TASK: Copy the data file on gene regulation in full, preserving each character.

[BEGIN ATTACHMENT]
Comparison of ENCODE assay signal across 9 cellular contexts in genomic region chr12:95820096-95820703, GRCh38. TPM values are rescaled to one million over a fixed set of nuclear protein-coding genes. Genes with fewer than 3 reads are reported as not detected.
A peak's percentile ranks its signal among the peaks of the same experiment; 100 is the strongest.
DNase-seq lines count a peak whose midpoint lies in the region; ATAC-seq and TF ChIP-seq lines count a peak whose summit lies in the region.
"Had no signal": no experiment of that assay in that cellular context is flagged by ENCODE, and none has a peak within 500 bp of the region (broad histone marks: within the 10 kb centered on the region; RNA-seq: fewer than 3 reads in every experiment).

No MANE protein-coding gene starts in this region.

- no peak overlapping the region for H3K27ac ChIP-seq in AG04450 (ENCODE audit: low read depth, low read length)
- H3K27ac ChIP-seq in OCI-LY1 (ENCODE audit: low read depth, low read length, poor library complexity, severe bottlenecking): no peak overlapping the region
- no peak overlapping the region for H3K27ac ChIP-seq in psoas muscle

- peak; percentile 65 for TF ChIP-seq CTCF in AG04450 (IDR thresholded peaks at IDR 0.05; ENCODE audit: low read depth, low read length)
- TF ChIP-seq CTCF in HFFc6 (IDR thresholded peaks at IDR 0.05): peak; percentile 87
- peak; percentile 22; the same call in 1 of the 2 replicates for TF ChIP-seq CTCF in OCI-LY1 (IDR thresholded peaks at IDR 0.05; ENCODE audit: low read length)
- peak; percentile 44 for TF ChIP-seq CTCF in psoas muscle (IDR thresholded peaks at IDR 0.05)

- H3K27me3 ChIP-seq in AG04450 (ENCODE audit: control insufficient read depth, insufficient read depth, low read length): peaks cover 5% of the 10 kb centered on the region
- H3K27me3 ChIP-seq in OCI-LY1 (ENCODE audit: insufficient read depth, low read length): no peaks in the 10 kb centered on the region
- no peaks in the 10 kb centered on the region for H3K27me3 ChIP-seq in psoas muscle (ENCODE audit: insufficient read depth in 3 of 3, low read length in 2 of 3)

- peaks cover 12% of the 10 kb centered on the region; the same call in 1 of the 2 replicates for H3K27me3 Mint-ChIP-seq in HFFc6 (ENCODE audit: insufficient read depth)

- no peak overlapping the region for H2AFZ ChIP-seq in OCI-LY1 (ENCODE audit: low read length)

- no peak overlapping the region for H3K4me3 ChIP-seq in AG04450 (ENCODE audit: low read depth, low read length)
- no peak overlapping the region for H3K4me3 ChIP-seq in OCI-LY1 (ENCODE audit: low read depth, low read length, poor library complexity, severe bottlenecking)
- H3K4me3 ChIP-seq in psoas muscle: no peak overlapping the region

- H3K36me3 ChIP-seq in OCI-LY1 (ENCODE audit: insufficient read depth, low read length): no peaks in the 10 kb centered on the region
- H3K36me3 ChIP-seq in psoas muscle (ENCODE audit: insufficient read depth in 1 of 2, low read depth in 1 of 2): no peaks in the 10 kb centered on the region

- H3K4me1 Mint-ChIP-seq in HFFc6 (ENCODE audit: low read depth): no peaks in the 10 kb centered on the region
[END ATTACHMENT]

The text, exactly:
Comparison of ENCODE assay signal across 9 cellular contexts in genomic region chr12:95820096-95820703, GRCh38. TPM values are rescaled to one million over a fixed set of nuclear protein-coding genes. Genes with fewer than 3 reads are reported as not detected.
A peak's percentile ranks its signal among the peaks of the same experiment; 100 is the strongest.
DNase-seq lines count a peak whose midpoint lies in the region; ATAC-seq and TF ChIP-seq lines count a peak whose summit lies in the region.
"Had no signal": no experiment of that assay in that cellular context is flagged by ENCODE, and none has a peak within 500 bp of the region (broad histone marks: within the 10 kb centered on the region; RNA-seq: fewer than 3 reads in every experiment).

No MANE protein-coding gene starts in this region.

- no peak overlapping the region for H3K27ac ChIP-seq in AG04450 (ENCODE audit: low read depth, low read length)
- H3K27ac ChIP-seq in OCI-LY1 (ENCODE audit: low read depth, low read length, poor library complexity, severe bottlenecking): no peak overlapping the region
- no peak overlapping the region for H3K27ac ChIP-seq in psoas muscle

- peak; percentile 65 for TF ChIP-seq CTCF in AG04450 (IDR thresholded peaks at IDR 0.05; ENCODE audit: low read depth, low read length)
- TF ChIP-seq CTCF in HFFc6 (IDR thresholded peaks at IDR 0.05): peak; percentile 87
- peak; percentile 22; the same call in 1 of the 2 replicates for TF ChIP-seq CTCF in OCI-LY1 (IDR thresholded peaks at IDR 0.05; ENCODE audit: low read length)
- peak; percentile 44 for TF ChIP-seq CTCF in psoas muscle (IDR thresholded peaks at IDR 0.05)

- H3K27me3 ChIP-seq in AG04450 (ENCODE audit: control insufficient read depth, insufficient read depth, low read length): peaks cover 5% of the 10 kb centered on the region
- H3K27me3 ChIP-seq in OCI-LY1 (ENCODE audit: insufficient read depth, low read length): no peaks in the 10 kb centered on the region
- no peaks in the 10 kb centered on the region for H3K27me3 ChIP-seq in psoas muscle (ENCODE audit: insufficient read depth in 3 of 3, low read length in 2 of 3)

- peaks cover 12% of the 10 kb centered on the region; the same call in 1 of the 2 replicates for H3K27me3 Mint-ChIP-seq in HFFc6 (ENCODE audit: insufficient read depth)

- no peak overlapping the region for H2AFZ ChIP-seq in OCI-LY1 (ENCODE audit: low read length)

- no peak overlapping the region for H3K4me3 ChIP-seq in AG04450 (ENCODE audit: low read depth, low read length)
- no peak overlapping the region for H3K4me3 ChIP-seq in OCI-LY1 (ENCODE audit: low read depth, low read length, poor library complexity, severe bottlenecking)
- H3K4me3 ChIP-seq in psoas muscle: no peak overlapping the region

- H3K36me3 ChIP-seq in OCI-LY1 (ENCODE audit: insufficient read depth, low read length): no peaks in the 10 kb centered on the region
- H3K36me3 ChIP-seq in psoas muscle (ENCODE audit: insufficient read depth in 1 of 2, low read depth in 1 of 2): no peaks in the 10 kb centered on the region

- H3K4me1 Mint-ChIP-seq in HFFc6 (ENCODE audit: low read depth): no peaks in the 10 kb centered on the region